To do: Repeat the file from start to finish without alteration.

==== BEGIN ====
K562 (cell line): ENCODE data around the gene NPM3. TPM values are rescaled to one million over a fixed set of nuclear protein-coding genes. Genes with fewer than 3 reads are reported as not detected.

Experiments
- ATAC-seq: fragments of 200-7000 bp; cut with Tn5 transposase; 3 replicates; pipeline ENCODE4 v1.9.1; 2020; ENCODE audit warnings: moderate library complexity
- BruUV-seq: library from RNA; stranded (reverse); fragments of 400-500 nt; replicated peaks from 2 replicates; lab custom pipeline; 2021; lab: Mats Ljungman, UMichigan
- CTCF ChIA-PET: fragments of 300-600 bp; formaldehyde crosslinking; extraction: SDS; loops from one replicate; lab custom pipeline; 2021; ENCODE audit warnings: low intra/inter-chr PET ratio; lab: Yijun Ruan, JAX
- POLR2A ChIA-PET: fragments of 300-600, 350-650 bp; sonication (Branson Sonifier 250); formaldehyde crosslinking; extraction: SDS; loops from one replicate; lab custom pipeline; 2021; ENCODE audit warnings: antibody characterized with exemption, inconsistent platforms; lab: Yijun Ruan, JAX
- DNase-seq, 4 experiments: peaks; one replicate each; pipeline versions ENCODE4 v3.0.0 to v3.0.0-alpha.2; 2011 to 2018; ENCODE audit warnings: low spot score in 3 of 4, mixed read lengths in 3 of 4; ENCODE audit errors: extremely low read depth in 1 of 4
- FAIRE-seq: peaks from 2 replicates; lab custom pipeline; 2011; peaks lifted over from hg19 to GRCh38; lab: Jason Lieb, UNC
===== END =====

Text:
K562 (cell line): ENCODE data around the gene NPM3. TPM values are rescaled to one million over a fixed set of nuclear protein-coding genes. Genes with fewer than 3 reads are reported as not detected.

Experiments
- ATAC-seq: fragments of 200-7000 bp; cut with Tn5 transposase; 3 replicates; pipeline ENCODE4 v1.9.1; 2020; ENCODE audit warnings: moderate library complexity
- BruUV-seq: library from RNA; stranded (reverse); fragments of 400-500 nt; replicated peaks from 2 replicates; lab custom pipeline; 2021; lab: Mats Ljungman, UMichigan
- CTCF ChIA-PET: fragments of 300-600 bp; formaldehyde crosslinking; extraction: SDS; loops from one replicate; lab custom pipeline; 2021; ENCODE audit warnings: low intra/inter-chr PET ratio; lab: Yijun Ruan, JAX
- POLR2A ChIA-PET: fragments of 300-600, 350-650 bp; sonication (Branson Sonifier 250); formaldehyde crosslinking; extraction: SDS; loops from one replicate; lab custom pipeline; 2021; ENCODE audit warnings: antibody characterized with exemption, inconsistent platforms; lab: Yijun Ruan, JAX
- DNase-seq, 4 experiments: peaks; one replicate each; pipeline versions ENCODE4 v3.0.0 to v3.0.0-alpha.2; 2011 to 2018; ENCODE audit warnings: low spot score in 3 of 4, mixed read lengths in 3 of 4; ENCODE audit errors: extremely low read depth in 1 of 4
- FAIRE-seq: peaks from 2 replicates; lab custom pipeline; 2011; peaks lifted over from hg19 to GRCh38; lab: Jason Lieb, UNC